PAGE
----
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Gut Communicates Directly with Brain


The gut has long been known to communicate with the brain. The stomach and intestines can send information about hunger or feeling full, or about the presence of dangerous microbes. However, scientists thought that this communication only happened through hormones released into the bloodstream. Hormones move relatively slowly, taking minutes or longer to reach their targets.

Scientists have recently wondered if more direct connections exist between the gut and the brain. Several years ago, researchers led by Dr. Diego Bohórquez of Duke University found synapses in a rare type of gut cell. Synapses are the junctions between neurons (nerve cells) that pass chemical messengers called neurotransmitters.

Bohórquez and his colleagues wanted to better understand what these synapses in the gut were doing. They used mice to investigate how information moves from these gut cells, called enteroendocrine cells, to the brain. The research was funded in part by NIH’s National Institute of Diabetes and Digestive and Kidney Diseases (NIDDK) and Office of the Director (OD). Results were published on September 21, 2018, in Science.

The team first used a labeled version of the rabies virus to trace the neural circuit connected with enteroendocrine cells in mice. (Rabies usually spreads through the body’s neurons by way of the synapses.) They saw that the virus could spread directly from enteroendocrine cells in the gut to neurons in the vagus nerve, which stretches from the brain all the way to the intestines.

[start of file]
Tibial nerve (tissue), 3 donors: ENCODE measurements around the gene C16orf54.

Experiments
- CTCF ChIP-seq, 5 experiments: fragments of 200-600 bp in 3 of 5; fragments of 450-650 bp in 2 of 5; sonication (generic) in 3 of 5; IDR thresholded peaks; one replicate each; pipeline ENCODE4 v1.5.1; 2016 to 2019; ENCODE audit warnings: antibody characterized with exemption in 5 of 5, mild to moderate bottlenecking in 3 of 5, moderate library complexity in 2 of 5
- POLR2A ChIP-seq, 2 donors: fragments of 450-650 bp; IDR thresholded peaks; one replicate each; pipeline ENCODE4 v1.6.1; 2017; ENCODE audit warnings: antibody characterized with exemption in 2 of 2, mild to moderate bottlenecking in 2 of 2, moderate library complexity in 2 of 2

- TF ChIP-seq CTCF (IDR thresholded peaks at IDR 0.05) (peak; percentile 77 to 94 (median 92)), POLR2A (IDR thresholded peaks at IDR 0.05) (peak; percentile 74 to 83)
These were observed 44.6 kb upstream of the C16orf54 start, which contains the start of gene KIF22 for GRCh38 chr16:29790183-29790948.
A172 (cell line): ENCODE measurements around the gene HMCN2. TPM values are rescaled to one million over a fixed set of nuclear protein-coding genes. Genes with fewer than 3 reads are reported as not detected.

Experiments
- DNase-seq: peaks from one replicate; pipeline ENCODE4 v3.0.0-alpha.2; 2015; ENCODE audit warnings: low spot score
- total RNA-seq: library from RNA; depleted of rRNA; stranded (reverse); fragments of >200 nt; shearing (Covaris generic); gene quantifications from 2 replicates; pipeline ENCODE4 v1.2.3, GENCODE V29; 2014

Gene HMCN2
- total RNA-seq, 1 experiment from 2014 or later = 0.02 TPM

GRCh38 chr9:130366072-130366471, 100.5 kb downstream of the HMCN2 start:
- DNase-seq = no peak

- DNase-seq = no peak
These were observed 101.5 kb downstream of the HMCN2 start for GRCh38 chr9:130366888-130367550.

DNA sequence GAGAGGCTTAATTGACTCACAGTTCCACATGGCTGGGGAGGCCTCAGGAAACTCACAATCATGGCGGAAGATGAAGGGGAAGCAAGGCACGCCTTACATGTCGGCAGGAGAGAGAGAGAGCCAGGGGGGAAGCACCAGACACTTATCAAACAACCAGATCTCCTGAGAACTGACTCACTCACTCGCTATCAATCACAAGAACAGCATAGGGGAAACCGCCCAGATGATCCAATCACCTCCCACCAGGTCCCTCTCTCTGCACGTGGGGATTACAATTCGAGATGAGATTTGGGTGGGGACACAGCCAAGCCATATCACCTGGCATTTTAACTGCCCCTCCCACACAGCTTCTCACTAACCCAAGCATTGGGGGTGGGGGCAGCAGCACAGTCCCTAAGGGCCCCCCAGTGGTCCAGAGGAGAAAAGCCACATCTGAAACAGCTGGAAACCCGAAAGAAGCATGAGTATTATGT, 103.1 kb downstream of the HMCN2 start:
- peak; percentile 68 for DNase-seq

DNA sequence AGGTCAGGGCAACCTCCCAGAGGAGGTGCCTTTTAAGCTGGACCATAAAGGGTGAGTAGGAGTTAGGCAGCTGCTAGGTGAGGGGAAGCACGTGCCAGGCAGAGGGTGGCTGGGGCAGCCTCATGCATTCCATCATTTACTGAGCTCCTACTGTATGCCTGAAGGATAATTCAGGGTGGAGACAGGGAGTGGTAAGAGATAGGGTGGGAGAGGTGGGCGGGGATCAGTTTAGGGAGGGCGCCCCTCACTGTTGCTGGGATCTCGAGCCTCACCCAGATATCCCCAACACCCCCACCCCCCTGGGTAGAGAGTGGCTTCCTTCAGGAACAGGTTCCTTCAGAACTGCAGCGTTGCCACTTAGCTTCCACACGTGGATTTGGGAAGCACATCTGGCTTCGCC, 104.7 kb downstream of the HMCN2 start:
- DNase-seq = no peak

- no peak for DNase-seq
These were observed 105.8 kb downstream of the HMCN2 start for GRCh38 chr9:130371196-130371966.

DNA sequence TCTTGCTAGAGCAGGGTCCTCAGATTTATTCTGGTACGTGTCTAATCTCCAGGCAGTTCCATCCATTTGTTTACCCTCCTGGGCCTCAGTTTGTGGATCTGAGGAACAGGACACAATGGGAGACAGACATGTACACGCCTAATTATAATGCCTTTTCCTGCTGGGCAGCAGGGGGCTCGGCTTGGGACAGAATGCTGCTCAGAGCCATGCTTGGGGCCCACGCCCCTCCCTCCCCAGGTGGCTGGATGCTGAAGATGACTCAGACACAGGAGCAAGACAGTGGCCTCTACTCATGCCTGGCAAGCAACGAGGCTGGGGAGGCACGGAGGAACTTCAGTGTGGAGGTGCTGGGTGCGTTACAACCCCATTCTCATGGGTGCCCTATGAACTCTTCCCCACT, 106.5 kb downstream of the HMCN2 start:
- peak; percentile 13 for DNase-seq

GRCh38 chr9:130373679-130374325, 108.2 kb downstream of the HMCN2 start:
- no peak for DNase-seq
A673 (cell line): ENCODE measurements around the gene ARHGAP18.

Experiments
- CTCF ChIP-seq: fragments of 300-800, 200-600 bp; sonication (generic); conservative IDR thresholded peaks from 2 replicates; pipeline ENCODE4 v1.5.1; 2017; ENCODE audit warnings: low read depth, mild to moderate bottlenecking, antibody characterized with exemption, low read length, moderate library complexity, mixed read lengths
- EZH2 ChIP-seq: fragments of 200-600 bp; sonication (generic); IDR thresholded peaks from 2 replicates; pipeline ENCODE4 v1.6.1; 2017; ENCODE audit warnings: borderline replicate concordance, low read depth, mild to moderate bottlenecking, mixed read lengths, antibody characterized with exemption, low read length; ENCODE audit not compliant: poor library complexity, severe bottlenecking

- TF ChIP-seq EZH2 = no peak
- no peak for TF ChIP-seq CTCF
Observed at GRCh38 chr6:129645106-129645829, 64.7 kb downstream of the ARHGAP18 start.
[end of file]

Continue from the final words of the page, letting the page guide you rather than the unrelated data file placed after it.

The researchers next grew vagal neurons in culture with enteroendocrine cells. Synapses formed between the cell types, and adding sugar caused the neurons to fire as they would when communicating a message. This communication wasn’t seen when sugar was added to vagal neurons alone, suggesting that the message originated from the enteroendocrine cells. The speed of communication between the gut cells and vagal neurons was between 60 to 800 milliseconds.

In follow-up experiments in mice, the researchers showed that enteroendocrine cells can detect the presence of sugar in the gut and transmit the signal to vagal neurons within milliseconds. Further work showed that the chemical glutamate is the neurotransmitter involved in passing the sensory information from gut to brain.

“Scientists talk about appetite in terms of minutes to hours. Here we are talking about seconds,” Bohórquez says. “That has profound implications for our understanding of appetite.” The researchers plan to do further experiments to understand how this system transmits specific information about the nutrient and caloric content of food.

—by Sharon Reynolds



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